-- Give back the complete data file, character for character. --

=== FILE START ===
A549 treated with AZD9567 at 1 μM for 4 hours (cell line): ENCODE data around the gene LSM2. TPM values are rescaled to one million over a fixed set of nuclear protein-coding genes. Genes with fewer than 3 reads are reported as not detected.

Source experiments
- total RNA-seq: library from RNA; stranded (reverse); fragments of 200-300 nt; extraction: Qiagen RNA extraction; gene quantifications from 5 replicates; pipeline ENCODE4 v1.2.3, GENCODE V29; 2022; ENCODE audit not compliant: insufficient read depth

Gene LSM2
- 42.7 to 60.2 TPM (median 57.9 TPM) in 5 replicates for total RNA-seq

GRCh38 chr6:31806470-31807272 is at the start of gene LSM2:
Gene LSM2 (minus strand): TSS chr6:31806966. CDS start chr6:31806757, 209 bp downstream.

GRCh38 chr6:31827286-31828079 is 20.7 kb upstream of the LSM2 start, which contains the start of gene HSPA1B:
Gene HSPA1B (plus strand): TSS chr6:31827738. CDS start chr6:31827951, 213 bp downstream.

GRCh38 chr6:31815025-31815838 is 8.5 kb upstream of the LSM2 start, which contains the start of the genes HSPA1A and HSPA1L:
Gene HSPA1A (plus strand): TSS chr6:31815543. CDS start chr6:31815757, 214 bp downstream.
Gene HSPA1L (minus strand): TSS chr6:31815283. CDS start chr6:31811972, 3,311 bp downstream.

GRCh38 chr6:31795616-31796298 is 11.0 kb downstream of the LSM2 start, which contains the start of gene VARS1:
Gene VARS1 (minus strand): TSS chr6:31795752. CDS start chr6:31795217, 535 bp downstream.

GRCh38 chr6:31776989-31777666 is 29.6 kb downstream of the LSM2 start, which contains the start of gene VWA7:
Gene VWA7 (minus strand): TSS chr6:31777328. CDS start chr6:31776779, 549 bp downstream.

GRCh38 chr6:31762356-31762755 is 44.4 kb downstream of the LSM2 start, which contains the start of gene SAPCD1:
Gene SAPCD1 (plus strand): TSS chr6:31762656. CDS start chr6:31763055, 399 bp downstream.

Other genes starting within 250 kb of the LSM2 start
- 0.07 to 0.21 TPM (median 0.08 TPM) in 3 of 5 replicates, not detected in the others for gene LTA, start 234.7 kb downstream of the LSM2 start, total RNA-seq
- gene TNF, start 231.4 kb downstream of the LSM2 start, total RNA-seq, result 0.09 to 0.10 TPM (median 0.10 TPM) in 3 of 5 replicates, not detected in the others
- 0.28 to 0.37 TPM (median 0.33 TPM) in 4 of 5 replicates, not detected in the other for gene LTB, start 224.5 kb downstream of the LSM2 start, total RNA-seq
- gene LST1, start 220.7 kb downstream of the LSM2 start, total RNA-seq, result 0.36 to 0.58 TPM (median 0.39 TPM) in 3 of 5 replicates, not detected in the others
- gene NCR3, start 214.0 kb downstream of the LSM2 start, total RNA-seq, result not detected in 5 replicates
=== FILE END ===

A549 treated with AZD9567 at 1 μM for 4 hours (cell line): ENCODE data around the gene LSM2. TPM values are rescaled to one million over a fixed set of nuclear protein-coding genes. Genes with fewer than 3 reads are reported as not detected.

Source experiments
- total RNA-seq: library from RNA; stranded (reverse); fragments of 200-300 nt; extraction: Qiagen RNA extraction; gene quantifications from 5 replicates; pipeline ENCODE4 v1.2.3, GENCODE V29; 2022; ENCODE audit not compliant: insufficient read depth

Gene LSM2
- 42.7 to 60.2 TPM (median 57.9 TPM) in 5 replicates for total RNA-seq

GRCh38 chr6:31806470-31807272 is at the start of gene LSM2:
Gene LSM2 (minus strand): TSS chr6:31806966. CDS start chr6:31806757, 209 bp downstream.

GRCh38 chr6:31827286-31828079 is 20.7 kb upstream of the LSM2 start, which contains the start of gene HSPA1B:
Gene HSPA1B (plus strand): TSS chr6:31827738. CDS start chr6:31827951, 213 bp downstream.

GRCh38 chr6:31815025-31815838 is 8.5 kb upstream of the LSM2 start, which contains the start of the genes HSPA1A and HSPA1L:
Gene HSPA1A (plus strand): TSS chr6:31815543. CDS start chr6:31815757, 214 bp downstream.
Gene HSPA1L (minus strand): TSS chr6:31815283. CDS start chr6:31811972, 3,311 bp downstream.

GRCh38 chr6:31795616-31796298 is 11.0 kb downstream of the LSM2 start, which contains the start of gene VARS1:
Gene VARS1 (minus strand): TSS chr6:31795752. CDS start chr6:31795217, 535 bp downstream.

GRCh38 chr6:31776989-31777666 is 29.6 kb downstream of the LSM2 start, which contains the start of gene VWA7:
Gene VWA7 (minus strand): TSS chr6:31777328. CDS start chr6:31776779, 549 bp downstream.

GRCh38 chr6:31762356-31762755 is 44.4 kb downstream of the LSM2 start, which contains the start of gene SAPCD1:
Gene SAPCD1 (plus strand): TSS chr6:31762656. CDS start chr6:31763055, 399 bp downstream.

Other genes starting within 250 kb of the LSM2 start
- 0.07 to 0.21 TPM (median 0.08 TPM) in 3 of 5 replicates, not detected in the others for gene LTA, start 234.7 kb downstream of the LSM2 start, total RNA-seq
- gene TNF, start 231.4 kb downstream of the LSM2 start, total RNA-seq, result 0.09 to 0.10 TPM (median 0.10 TPM) in 3 of 5 replicates, not detected in the others
- 0.28 to 0.37 TPM (median 0.33 TPM) in 4 of 5 replicates, not detected in the other for gene LTB, start 224.5 kb downstream of the LSM2 start, total RNA-seq
- gene LST1, start 220.7 kb downstream of the LSM2 start, total RNA-seq, result 0.36 to 0.58 TPM (median 0.39 TPM) in 3 of 5 replicates, not detected in the others
- gene NCR3, start 214.0 kb downstream of the LSM2 start, total RNA-seq, result not detected in 5 replicates